1. It improves your public speaking skills.
Forcing yourself to speak in front of people will help you get better at it! Volume, enunciation, pitch, inflection – they come in handy in a professional setting. And it can teach you how to recover when you’ve screwed up.
2. You learn the value of teamwork.
In school they try to teach this skill with group projects, but it isn’t nearly as effective. In theater, you learn to compromise and collaborate with many different kinds of people, or there’s no show. Theater people know — every individual is valuable, not just the stars.
3. It teaches you empathy.
Studying a character in-depth over the months it takes to put on a show is a unique experience you don’t usually have the time to explore. When you immerse yourself in a story the way you do in theater, you walk away with a deeper understanding of people who can be very different from you.
4. You become a master of stress management.
If you can learn how to put on a great show when seemingly everything goes wrong, you’ll be able to handle any college all-nighter or insane work presentation. You’ll be way more collected because you already know the payoff is worth the stress.
5. You’ll gain confidence.
The theater environment is unique in that it supports and encourages participants to be weird and try new things, even if you make a fool of yourself. Learning to shed your ego is a skill few people are willing to commit to in the real world. You will find more success when you are conditioned to embarrass yourself a little to find it.
6. But you’ll also learn some humility.
There often isn’t time for sugarcoating in theater. The spirit of theater is supportive, but you better believe you will get some honest, critical feedback that you must meet with an open mind. You’ll learn how to have your weaknesses pointed out to you and how to work on them without taking it personally.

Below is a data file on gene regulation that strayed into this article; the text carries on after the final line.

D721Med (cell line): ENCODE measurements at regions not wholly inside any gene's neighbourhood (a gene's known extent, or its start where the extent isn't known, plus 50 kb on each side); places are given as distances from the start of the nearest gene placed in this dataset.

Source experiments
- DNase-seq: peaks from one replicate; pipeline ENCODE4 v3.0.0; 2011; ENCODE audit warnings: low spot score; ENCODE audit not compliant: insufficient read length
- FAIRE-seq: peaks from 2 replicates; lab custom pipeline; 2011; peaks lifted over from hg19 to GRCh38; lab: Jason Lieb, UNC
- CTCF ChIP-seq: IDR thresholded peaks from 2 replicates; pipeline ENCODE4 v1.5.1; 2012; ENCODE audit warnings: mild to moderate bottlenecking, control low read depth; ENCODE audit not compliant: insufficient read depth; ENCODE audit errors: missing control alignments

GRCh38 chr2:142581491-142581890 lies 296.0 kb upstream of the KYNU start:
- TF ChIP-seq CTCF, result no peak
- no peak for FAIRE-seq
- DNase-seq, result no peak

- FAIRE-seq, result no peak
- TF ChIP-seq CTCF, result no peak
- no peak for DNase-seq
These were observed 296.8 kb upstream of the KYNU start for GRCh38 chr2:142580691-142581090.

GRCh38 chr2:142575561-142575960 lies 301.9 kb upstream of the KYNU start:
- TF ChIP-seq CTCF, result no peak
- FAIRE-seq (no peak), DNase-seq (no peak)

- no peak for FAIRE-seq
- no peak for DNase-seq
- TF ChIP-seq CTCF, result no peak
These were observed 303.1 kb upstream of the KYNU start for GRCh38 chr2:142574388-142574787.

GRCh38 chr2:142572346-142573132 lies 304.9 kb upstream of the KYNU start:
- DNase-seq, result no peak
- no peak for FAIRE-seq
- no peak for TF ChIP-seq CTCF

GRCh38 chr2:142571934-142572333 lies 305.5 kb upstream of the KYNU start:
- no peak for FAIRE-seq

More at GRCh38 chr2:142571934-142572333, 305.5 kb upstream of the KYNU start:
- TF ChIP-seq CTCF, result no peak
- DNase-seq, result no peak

7. It teaches you how to deal with rejection.
Anyone who hasn’t gotten the part they wanted in a play knows the feeling of heartbreak. Being an adult is also full of ups and downs – you may not always get that dream job or apartment. But when you’ve learned how to bounce back, you already know that the next big thing is out there waiting for you.
8. You’ll know how to work on a deadline.
In school there are make-up tests and project extensions, but in theater the show must always go on, whether or not you’re ready. Being in a play teaches you (forces you, actually) to find creative ways of meeting your deadline and coming up with effective shortcuts in your work.
9. It is a surefire way of gaining reading skills.
The great thing about theater is that one piece of text can be interpreted in infinite ways. You will find new ways to approach analysis because you get to act it out instead of just reading it at a desk. Not to mention, there’s nothing like “have this memorized by next week” that will force you to improve your reading skills fast.
10. You’ll gain a higher appreciation of the written (and spoken) word.
Theater has informed culture all over the world throughout history. Studying it exposes you to many great works of literature and ideas you may not otherwise encounter. Even if you don’t end up pursuing it for the rest of your life, there are few directions in life you can take that haven’t been influenced by the artform.
11. It makes you more charismatic.
Rehearsing lines and conversational speech (and watching your peers do it) can benefit the way you socialize. But besides just acting, much of working in theater is about communication. So many people need to work together for such a massive project, that you’ll be forced to master those skills in order for it to work.
12. Your memorization skills will be on point.
It’s a lot more than just remembering words and lighting cues. The memorization tricks you teach yourself, and the way you learn to multitask on stage can inform the ways you study, work, and organize your mind later on in life.
13. It gets you in the habit of staying physically active.
For a lot of kids who aren’t drawn to the sports scene, it can be hard to find a good outlet for physical activity. But whether it’s dance choreography, building sets, or changing scenery, theater is very physically demanding. The difference is that you’re having so much fun, you don’t notice how you’re staying in shape.
14. It teaches you some real-world professionalism.
For many kids, theater is their first exposure to behaving professionally. You have to make a good impression, show enthusiasm, work hard, compromise, keep your emotions in check, support your peers, and treat your superiors with respect. All skills you have to master if you want to be taken seriously in your professional life.
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